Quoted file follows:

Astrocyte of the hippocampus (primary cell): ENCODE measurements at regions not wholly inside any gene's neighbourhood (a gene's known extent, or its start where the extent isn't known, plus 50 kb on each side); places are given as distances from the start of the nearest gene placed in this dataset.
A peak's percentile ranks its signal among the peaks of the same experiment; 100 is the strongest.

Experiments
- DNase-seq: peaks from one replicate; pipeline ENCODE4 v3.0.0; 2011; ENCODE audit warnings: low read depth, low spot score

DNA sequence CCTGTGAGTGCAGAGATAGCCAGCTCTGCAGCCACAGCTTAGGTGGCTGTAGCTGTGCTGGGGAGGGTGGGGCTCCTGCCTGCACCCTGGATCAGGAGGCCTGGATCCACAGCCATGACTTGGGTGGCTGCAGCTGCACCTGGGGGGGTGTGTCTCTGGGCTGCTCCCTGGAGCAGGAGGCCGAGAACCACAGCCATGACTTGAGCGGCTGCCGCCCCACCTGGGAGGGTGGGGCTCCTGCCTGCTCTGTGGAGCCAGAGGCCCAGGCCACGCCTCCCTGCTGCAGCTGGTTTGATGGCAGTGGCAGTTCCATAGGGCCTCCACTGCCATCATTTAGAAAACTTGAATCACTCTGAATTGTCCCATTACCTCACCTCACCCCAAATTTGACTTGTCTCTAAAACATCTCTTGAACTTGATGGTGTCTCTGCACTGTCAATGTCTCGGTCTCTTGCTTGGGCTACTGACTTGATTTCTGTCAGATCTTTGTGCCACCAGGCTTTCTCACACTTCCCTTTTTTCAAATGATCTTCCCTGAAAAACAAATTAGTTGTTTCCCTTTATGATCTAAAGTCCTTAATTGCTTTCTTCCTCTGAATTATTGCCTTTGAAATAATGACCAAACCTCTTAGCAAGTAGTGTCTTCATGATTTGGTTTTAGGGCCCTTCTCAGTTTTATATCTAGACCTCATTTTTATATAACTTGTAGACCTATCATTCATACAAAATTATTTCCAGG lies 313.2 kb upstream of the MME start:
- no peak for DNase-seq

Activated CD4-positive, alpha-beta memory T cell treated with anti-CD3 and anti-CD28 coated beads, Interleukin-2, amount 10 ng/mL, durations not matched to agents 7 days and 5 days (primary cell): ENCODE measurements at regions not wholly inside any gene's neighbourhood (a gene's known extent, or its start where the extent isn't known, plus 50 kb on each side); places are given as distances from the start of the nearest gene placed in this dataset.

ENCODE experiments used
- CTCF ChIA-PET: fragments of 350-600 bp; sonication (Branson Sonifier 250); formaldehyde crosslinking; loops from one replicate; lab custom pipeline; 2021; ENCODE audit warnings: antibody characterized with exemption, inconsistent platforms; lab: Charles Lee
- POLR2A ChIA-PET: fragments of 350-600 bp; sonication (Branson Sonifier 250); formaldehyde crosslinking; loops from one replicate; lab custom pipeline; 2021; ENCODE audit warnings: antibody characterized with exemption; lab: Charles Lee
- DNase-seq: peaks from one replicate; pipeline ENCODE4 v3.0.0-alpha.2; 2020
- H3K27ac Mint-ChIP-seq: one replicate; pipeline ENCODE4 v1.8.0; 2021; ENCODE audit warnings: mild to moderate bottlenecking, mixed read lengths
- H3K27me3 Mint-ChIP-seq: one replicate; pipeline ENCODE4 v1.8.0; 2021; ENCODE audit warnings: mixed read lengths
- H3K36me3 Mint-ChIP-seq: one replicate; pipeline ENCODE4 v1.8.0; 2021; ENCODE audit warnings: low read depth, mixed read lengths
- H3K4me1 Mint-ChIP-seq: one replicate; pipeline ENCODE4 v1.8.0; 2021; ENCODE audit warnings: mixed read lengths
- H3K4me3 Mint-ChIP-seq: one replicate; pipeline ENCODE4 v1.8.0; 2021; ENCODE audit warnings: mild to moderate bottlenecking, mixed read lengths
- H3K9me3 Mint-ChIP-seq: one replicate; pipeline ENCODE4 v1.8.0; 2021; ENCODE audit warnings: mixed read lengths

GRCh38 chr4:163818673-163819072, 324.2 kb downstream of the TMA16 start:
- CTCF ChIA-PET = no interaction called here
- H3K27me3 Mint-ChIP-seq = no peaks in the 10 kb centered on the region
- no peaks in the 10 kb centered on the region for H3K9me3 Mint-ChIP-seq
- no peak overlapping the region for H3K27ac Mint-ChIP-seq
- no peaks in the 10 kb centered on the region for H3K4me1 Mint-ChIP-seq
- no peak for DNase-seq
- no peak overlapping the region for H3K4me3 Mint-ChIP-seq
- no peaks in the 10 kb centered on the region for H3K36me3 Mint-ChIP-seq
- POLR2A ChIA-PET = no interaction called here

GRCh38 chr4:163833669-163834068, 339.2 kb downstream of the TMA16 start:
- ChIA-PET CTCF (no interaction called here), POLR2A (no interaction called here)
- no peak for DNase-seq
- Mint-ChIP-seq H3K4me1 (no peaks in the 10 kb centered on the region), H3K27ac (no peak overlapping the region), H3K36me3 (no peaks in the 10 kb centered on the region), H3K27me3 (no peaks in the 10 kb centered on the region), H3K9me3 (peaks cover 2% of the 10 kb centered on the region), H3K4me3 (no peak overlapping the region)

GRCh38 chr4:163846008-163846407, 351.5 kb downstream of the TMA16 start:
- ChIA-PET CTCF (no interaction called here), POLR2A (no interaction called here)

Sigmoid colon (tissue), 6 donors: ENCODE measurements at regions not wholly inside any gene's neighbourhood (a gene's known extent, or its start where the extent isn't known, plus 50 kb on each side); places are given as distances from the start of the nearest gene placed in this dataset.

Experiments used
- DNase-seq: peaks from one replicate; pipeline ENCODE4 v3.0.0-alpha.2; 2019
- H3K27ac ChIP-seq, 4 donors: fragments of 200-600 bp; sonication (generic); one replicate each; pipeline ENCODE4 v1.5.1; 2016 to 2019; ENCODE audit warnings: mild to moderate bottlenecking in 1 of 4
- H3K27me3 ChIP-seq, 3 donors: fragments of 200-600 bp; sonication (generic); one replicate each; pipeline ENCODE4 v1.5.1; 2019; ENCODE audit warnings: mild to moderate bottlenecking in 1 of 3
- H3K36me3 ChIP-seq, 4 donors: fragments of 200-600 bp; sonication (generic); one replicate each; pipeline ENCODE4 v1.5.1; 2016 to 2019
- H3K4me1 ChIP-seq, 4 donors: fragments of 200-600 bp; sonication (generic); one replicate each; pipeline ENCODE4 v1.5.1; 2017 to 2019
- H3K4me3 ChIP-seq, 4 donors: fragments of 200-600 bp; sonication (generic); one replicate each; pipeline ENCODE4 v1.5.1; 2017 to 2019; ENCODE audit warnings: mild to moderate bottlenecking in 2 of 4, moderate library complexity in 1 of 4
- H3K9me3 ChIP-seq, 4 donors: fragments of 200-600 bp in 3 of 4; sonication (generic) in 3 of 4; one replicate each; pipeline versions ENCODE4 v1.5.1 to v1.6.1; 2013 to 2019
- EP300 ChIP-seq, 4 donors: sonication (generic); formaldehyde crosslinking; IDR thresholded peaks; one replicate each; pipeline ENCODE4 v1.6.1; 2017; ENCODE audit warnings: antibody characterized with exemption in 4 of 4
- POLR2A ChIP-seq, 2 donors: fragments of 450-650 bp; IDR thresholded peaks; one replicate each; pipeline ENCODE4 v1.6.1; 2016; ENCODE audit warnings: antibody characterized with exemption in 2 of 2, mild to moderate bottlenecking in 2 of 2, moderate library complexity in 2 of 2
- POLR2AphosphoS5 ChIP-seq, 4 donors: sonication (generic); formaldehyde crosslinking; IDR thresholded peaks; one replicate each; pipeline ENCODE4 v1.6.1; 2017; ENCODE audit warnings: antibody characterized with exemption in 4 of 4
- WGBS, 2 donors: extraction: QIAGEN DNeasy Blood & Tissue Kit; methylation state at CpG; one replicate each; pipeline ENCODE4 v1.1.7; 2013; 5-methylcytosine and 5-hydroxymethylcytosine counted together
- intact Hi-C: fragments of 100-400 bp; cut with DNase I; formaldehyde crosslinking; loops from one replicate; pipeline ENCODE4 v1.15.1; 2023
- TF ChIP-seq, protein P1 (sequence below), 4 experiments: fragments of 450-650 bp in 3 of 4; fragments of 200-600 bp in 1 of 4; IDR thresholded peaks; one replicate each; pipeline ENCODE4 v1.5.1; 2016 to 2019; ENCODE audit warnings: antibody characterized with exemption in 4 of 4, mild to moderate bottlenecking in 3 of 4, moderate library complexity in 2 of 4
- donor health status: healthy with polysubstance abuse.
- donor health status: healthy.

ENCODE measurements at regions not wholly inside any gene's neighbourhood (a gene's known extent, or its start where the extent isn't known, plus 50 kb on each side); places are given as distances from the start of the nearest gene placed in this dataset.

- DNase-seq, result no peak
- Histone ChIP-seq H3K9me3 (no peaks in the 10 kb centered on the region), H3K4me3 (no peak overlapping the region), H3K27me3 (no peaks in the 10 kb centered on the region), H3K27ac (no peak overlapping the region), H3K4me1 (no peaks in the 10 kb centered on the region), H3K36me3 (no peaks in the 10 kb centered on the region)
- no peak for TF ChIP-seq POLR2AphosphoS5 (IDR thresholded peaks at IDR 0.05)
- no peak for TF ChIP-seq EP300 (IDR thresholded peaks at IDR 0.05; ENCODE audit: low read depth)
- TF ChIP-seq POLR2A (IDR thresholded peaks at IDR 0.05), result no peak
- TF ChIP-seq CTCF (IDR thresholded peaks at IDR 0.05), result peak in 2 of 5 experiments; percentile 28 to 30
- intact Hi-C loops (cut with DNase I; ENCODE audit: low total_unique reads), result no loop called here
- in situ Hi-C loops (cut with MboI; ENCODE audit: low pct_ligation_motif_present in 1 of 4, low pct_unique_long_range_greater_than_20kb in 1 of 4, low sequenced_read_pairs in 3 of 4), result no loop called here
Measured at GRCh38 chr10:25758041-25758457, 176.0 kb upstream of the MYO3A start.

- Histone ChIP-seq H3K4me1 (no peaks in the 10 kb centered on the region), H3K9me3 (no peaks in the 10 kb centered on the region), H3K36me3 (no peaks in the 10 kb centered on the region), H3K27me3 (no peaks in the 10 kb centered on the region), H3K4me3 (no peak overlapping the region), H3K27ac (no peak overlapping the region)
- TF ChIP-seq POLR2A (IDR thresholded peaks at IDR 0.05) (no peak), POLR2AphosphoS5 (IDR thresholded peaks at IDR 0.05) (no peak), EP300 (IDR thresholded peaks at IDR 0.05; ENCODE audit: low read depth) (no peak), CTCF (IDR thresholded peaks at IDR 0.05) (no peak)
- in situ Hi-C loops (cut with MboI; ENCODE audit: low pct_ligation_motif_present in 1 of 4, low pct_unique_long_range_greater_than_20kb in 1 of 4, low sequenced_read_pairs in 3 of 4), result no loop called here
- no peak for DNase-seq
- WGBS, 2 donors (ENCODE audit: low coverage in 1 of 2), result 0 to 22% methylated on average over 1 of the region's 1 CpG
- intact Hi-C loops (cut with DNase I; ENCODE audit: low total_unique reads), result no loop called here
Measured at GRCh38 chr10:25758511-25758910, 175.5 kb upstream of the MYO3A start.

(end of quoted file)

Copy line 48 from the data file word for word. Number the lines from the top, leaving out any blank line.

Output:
- TF ChIP-seq, protein P1 (sequence below), 4 experiments: fragments of 450-650 bp in 3 of 4; fragments of 200-600 bp in 1 of 4; IDR thresholded peaks; one replicate each; pipeline ENCODE4 v1.5.1; 2016 to 2019; ENCODE audit warnings: antibody characterized with exemption in 4 of 4, mild to moderate bottlenecking in 3 of 4, moderate library complexity in 2 of 4